A third seed parable is so short I can quote it here in full: “The kingdom of heaven is like a mustard seed, which a man took and planted in his field. Though it is the smallest of all seeds, yet when it grows, it is the largest of garden plants and becomes a tree, so that the birds come and perch in its branches.”

Wrestling with purple loosestrife this past week, I found myself reflecting on the growth of the mustard seed, and Jesus’ mention of the birds perching in its branches.

The mustard we know (Sinapis hirta or Brassica juncea) doesn’t grow into trees. It’s an annual plant that grows three or four feet tall. Sparrows or wrens might land on mustards, might even pick at the seeds, but you wouldn’t call it a tree, and a bird would have trouble perching.

The mustard seed of the Middle East (Salvadora persica) grows into a small, multi-branched tree, with edible seeds, shoots that provide nutritious forage for camels, sheep and goats, and sweet fleshy fruit that can be eaten raw, cooked, or dried: great habitat for birds, and a welcome food source for a wide mix of hungry creatures. 

In Jesus’ very short, simple story, I hear the resonance of the green equity I wrote about last week: God’s kingdom, as it becomes visible, is good news not just for those who follow him, but for all creation. As his restoration and goodness become evident, it provides space for even those creatures we’ve ignored, or crowded out.

The challenge is to sow seeds of the Kingdom, and provide space for them to grow. 

We are constantly sowing seeds, sometimes wisely, more often foolishly.

And the impact of those seeds, while felt by us and those around us, is often multiplied in the natural world.

Mile-a-minute, purple loosestrife, kudzu, norway maples, Japanese honeysuckle, oriental bittersweet, Phragmites australis, the list goes on and on of plant species introduced in expectation of beauty, pleasure, financial reward. The harm to humans is sometimes in time and effort trying to control the runaway invaders; the harm to birds, insects, fish, habitat is far greater, pushing some species to the edge of extinction.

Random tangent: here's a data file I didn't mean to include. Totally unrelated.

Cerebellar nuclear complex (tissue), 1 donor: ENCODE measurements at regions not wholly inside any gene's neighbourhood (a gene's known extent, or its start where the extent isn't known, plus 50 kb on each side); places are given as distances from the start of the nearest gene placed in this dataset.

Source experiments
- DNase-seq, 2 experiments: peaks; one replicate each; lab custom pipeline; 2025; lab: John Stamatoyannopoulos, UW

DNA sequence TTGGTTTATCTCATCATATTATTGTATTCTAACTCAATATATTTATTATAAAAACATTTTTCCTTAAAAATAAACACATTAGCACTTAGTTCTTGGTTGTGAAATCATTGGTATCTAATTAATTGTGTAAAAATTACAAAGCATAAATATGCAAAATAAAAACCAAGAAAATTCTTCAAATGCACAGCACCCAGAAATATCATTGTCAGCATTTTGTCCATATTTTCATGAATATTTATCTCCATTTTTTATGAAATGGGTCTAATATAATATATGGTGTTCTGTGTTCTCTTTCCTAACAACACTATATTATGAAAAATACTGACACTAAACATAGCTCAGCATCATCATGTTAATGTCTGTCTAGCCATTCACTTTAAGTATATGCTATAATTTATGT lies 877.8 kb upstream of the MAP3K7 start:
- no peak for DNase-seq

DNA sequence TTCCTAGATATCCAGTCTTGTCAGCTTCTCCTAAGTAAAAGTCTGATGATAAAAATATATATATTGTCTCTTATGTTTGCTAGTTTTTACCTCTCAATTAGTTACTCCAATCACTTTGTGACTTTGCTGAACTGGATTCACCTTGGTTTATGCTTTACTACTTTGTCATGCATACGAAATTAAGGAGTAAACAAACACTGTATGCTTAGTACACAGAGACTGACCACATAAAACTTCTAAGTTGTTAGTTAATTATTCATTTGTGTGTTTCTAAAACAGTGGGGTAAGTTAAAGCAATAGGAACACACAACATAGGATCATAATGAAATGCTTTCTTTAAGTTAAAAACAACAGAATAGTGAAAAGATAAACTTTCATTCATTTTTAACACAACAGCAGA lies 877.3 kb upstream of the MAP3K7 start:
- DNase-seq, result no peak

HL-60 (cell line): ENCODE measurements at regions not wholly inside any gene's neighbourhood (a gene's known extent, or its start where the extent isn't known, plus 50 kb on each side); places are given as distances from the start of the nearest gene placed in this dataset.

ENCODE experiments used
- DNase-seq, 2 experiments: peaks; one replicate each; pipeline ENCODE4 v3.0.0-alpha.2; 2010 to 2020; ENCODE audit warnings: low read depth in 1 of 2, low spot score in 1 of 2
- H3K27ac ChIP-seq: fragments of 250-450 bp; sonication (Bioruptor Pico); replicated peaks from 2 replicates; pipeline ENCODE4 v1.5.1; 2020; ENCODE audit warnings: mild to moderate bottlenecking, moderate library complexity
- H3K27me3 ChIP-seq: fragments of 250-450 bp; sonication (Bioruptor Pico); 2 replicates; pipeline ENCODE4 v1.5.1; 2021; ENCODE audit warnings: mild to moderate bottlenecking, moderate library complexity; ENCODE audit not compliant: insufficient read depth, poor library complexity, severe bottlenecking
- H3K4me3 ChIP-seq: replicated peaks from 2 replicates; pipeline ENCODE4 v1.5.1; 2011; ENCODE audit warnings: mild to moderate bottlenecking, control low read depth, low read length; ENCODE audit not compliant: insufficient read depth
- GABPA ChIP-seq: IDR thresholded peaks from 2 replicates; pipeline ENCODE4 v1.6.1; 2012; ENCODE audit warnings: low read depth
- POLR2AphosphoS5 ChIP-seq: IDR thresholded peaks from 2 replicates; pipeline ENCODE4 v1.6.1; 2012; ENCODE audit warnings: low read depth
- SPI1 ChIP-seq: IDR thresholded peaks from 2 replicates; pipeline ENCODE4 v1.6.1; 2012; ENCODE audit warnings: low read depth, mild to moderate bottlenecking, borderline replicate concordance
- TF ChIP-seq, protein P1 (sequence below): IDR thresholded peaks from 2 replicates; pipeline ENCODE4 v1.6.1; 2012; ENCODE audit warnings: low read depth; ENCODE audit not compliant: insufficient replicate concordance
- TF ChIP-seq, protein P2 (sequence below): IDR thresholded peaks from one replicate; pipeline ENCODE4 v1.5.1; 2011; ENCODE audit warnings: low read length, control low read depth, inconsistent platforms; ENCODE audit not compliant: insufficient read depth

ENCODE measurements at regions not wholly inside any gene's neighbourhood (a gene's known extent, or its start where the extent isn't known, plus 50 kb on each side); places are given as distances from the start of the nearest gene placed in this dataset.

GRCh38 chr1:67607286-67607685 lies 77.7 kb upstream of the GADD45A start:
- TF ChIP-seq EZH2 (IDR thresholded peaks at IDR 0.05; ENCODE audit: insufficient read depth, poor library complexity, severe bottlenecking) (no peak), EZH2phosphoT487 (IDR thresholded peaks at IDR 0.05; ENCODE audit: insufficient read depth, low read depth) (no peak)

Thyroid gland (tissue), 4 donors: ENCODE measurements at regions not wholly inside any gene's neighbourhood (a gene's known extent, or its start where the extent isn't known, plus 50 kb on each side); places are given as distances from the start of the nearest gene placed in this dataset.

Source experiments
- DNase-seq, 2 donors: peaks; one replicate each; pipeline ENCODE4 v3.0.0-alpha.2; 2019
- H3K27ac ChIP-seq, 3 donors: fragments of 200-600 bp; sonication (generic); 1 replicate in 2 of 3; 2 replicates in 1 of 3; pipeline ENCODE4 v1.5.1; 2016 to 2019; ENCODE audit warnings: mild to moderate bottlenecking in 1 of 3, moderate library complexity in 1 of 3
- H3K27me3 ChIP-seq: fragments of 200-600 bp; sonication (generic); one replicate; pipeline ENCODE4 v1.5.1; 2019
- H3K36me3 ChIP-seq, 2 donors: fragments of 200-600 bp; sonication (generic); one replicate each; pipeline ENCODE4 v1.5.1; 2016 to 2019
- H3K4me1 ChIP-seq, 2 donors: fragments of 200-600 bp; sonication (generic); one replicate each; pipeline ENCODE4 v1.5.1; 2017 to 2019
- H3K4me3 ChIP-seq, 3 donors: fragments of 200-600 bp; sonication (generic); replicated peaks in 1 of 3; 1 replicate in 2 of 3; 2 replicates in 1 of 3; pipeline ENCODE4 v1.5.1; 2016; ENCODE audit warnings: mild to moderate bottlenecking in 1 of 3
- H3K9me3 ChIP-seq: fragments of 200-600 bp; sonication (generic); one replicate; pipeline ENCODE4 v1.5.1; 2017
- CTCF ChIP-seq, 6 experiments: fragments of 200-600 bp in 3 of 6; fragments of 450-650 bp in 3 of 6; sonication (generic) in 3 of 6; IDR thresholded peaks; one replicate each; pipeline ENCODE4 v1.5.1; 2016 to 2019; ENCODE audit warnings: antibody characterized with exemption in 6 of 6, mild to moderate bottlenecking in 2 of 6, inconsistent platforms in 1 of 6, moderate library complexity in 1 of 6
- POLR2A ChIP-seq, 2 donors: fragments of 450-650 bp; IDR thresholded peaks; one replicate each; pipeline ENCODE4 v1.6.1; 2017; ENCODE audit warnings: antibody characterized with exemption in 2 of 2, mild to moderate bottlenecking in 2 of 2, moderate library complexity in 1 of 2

I’ve had the good fortune to hear Doug Tallamy speak at a nearby arboretum about the interplay of plant, caterpillar, butterfly and bird—and the danger to the ecosystem when native plants are replaced with plants from other places. He and his enymology students at the University of Delaware have done years of research on the feeding habits of insects, and have found that very few non-native plants provide essential food for the biodiversity essential to a healthy ecosystem.

We’re often so busy sowing seeds that suit ourselves (the biggest flowers, the longest bloom) that we lose sight of the larger system, and the seeds we sow crowd out the rarer butterflies, the songbirds dependent on bugs for food. And as some of those seeds become invasive and spread, they threaten the biodiversity, beauty, and function of the natural world.  

But Jesus’ discussion of seeds was not so much about physical seeds as about the seeds of the kingdom of God: the humility, love, patience and mercy that grow into wisdom, compassion, self-control, grace. Those seeds are choked out by the patterns of the day: fears of betrayal, grief over loss, self-protective anger, habitual cynicism.

And those seeds are strangled even more by the patterns of our life together: unabated competition. Constant judgment of those around us. Unrestrained consumption. Insatiable hunger for success.

The seeds we sow scatter far beyond us, rooting deep in our communities, carried along by social media to communities far beyond our own. Daily I find myself struggling to root out attitudes and ideas that have taken hold that have no place in the kingdom of God.

And daily I ask God to teach me to sow wisely: seeds that will bring nourishment, beauty, places of rest—not only to the people I love, but to the larger world beyond me.

Originally posted at Words Half Heard. This post is part of the August Synchroblog.